“How would you like to go to Transylvania for a week?” he asked us. “It’s more beautiful there in the mountains and much calmer. I can arrange that one of my interns drives you and stays with you all the time. Protects you.”
My husband looked at me; I smiled, and Michel discussed the details with Dr. Mihescu. The next morning, we checked out of the Buchuresti Hotel and met Niki with his 4-horsepowered Dacia.
My husband sat in the passenger seat next to his new friend. I sat in the rear, notebook in hand. Michel and I were delighted with our new adventure. Bad luck had turned to good luck and we were given the opportunity to travel escorted to a region of marvels. Michel was thrilled to strengthen his Romanian vocabulary with such an intelligent guide, and I was delighted to look at everything around me for the first time. Best of all, my position in the back seat gave me a secret perspective of watching Michel’s reactions to what he was seeing after so many years. I could write with his eyes. His words became Mica’s.
It reminded me of how Goldoni, the 18th century Venetian playwright, would go every night to the Rialto with notebook in hand and hide in a dark corner to transcribe what people in the Square were saying.
Michel’s reactions directed my thoughts as I wrote. What a rare opportunity I had!
His and Mica’s Return Home was more beautiful than I could have ever imagined on my own. The nature of Romania’s countryside is marvelous and served as a perfect frame to my literary picture. The forests are rich in pine trees and evergreens. The mountains – rough and severe in places with alternating green hills – always reaching the sky. Cities have not changed since the 15th century and the conquering Empires have left their mark on architecture in a mosaic of chipped cultures.
As we traveled north from Bucharest, we left the city behind us. Cars became wagons and motors turned into horses. The violence and smoke bombs of revolution transformed into pine needles being burned for farms. The odors turned sweet and nature became freer. We visited Sinaia, Bran, Poiana Brasov, Brasov, Sibiu, Sighisoara. We ate grilled bear and snake and drank warm wine from wooden vats. Michel became happier as memories brought him closer to his beginnings. He was returning home. And I was writing:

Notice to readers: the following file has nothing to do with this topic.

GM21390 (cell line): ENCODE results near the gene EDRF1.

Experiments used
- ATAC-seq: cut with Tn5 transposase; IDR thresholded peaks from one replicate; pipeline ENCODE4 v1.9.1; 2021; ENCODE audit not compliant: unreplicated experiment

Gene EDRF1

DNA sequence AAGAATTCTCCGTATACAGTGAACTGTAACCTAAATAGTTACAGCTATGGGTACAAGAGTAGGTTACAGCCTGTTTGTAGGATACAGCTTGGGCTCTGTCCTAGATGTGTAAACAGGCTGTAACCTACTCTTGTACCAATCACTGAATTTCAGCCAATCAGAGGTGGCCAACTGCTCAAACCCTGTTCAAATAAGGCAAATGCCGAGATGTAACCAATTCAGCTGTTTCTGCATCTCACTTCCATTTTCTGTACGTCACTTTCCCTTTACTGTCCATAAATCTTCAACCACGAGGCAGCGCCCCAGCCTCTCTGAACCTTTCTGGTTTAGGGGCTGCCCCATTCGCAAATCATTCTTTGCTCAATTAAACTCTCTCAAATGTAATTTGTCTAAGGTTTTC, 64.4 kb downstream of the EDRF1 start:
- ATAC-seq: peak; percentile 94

Mica and Dinu continued north toward Transylvania. The aroma of burning leaves filled the moving car. Mica relaxed somewhat and looked out the window.
With every kilometer, it was as if she were going back in time. The deeper they traveled into the countryside, the more she saw carriages pulled by horses. When Dinu slowed down to pass one, she waved to the people. The excitement of remembering overtook her, and for a moment, she wished she was no longer the outsider observing. She wanted so much to be part of the nature she was traveling through. She swayed in the back seat of the car and wished the small vehicle would not keep her at bay from the past.
The car climbed the serpentine road, and Mica felt her ears clog as they approached the Carpathian Mountains. With each village they passed, the pieces of her childhood broke through the restraints of memory and emerged from the shadow of time. Her present merged with the past and she was transported into her old world and enjoying the thrill of going home.
It was the soft mist of early evening that Mica remembered most of all. The fragile vapor had a way of magically spreading its drops from the mountains to the meadows that she loved so much. In the winter, the dew turned to fine particles of ice and all the fields were covered in a blanket of white sparkling frost as if to put the day to rest.
She was going home, and the thought filled her with an excitement she thought she had lost forever. As she looked through the window, time confused its borders, months turned into seconds. Outside nothing had changed; inside, though, she was trying to find her old self.